“It is also important to stress here that, for Kant, our own thinking selves, as the agents who perform all our perceptual and conceptual syntheses, and who present us with our picture of a coherent, real world, and of whose regular action we are at all times capable of being conscious, are themselves objects of which no intuitive, sensuous presentation is possible, and which are accordingly, in their non-apparent aspects, wholly beyond knowledge (CPR, B. 157-8).” Kant and the Transcendental Object, p. 2.
“And this unknowable, thinking subject must further be credited, in virtue of certain moral demands...with the power to initiate changes in itself and the world, to which no adequately determining, previously existent causal factor can be assigned. Such a power is not only not illustrated by anything given to sensible intuition: it is also, in Kant’s view, incapable of being thus illustrated.” Kant and the Transcendental Object, p. 3.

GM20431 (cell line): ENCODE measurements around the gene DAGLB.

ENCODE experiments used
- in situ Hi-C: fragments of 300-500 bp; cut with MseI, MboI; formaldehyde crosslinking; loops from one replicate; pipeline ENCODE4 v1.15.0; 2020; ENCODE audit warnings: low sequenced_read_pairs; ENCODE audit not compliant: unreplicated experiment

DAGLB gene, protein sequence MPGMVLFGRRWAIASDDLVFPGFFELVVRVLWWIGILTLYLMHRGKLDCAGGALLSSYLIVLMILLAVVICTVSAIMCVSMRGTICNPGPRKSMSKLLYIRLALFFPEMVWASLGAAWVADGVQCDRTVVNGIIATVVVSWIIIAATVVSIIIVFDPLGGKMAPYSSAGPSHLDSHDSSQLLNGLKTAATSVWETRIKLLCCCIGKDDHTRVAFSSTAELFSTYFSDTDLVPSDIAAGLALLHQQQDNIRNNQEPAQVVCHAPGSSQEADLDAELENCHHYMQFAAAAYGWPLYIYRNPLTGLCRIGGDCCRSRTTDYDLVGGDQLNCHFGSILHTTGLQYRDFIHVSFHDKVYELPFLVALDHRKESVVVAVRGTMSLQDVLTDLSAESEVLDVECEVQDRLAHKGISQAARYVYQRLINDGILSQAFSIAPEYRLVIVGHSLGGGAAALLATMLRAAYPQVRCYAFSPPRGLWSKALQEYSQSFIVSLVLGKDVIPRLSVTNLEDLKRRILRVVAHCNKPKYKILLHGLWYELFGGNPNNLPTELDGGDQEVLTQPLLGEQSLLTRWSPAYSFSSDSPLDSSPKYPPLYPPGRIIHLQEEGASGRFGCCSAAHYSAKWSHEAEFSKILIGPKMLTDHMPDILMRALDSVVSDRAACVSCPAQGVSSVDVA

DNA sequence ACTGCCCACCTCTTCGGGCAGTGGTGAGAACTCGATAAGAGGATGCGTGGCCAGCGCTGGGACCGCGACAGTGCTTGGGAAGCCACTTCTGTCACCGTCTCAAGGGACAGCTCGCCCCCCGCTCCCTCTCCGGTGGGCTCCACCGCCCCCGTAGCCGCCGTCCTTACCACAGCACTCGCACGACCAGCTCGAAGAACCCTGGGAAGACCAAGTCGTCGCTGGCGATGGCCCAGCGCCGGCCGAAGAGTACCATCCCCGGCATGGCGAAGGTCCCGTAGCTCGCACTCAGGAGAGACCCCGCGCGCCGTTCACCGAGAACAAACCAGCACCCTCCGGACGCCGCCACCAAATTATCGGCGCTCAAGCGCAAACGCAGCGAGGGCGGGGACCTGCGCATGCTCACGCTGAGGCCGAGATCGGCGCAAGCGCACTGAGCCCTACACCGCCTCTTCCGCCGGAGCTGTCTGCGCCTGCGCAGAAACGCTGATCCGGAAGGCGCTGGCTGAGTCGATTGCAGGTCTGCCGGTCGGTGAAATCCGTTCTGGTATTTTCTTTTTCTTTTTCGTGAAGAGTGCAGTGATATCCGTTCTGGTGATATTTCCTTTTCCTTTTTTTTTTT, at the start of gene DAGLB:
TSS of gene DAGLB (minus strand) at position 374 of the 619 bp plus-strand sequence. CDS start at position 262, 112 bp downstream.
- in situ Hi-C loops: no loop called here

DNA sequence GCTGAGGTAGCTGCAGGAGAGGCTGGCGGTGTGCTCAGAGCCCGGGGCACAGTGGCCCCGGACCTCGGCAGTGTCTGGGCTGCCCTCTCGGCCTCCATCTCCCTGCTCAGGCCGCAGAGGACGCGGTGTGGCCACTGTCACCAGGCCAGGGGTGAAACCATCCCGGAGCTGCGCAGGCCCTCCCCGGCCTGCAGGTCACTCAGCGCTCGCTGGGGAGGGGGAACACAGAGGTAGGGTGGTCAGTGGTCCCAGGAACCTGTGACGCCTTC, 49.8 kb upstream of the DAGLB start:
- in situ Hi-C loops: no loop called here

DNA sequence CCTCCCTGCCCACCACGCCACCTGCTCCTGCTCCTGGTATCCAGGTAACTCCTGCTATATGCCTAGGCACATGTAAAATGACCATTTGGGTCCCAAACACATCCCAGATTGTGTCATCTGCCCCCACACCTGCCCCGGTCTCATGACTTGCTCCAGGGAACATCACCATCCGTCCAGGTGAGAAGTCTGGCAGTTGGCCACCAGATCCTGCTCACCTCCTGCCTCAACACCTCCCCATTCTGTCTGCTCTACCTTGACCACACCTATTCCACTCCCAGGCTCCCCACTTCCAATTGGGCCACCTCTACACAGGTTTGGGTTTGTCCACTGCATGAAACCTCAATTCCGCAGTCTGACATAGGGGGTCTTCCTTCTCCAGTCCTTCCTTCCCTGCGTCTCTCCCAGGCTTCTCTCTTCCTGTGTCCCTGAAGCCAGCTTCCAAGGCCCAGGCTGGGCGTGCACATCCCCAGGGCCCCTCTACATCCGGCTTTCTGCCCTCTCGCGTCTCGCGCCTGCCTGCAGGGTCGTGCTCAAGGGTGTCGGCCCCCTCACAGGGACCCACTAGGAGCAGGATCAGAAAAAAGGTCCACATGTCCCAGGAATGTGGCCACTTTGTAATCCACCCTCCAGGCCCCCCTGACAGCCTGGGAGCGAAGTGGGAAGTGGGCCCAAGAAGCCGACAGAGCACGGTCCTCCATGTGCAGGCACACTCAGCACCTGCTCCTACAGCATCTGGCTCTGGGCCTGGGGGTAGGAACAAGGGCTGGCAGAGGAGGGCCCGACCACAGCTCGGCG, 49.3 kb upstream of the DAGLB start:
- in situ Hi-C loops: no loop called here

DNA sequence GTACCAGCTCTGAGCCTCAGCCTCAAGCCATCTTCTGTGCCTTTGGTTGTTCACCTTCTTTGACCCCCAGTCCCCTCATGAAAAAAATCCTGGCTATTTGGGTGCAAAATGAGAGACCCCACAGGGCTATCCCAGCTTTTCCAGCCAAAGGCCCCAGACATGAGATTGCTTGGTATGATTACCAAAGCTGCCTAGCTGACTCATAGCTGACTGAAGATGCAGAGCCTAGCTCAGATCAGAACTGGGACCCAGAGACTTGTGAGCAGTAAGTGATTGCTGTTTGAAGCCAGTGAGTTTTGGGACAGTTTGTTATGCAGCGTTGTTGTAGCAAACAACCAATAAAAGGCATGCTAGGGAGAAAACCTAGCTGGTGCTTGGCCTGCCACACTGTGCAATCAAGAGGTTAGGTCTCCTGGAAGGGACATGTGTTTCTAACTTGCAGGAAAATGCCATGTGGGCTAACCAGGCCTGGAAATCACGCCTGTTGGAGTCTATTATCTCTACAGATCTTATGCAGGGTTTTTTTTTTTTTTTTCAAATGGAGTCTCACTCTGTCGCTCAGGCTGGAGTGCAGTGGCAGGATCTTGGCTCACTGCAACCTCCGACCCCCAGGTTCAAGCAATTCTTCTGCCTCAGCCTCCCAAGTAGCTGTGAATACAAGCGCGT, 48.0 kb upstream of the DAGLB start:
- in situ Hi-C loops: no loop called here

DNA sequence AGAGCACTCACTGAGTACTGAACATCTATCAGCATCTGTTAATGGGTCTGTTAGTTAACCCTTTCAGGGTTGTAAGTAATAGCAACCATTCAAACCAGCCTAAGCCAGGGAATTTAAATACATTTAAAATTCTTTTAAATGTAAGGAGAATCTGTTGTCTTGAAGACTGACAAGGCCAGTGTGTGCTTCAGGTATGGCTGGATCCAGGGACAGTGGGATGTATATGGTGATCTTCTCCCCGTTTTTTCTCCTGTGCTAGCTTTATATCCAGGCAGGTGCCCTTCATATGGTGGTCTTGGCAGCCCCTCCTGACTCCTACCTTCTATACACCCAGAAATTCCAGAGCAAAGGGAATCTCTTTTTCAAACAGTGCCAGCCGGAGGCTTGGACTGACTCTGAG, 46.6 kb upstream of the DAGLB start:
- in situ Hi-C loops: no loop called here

“Kant’s account of experience and knowledge therefore presupposes the existence of agents and acts that cannot be empirically known, since they are the preconditions of empirical knowledge, and it also presumes that we can form just notions of such agents and of them.” Kant and the Transcendental Object, p. 5.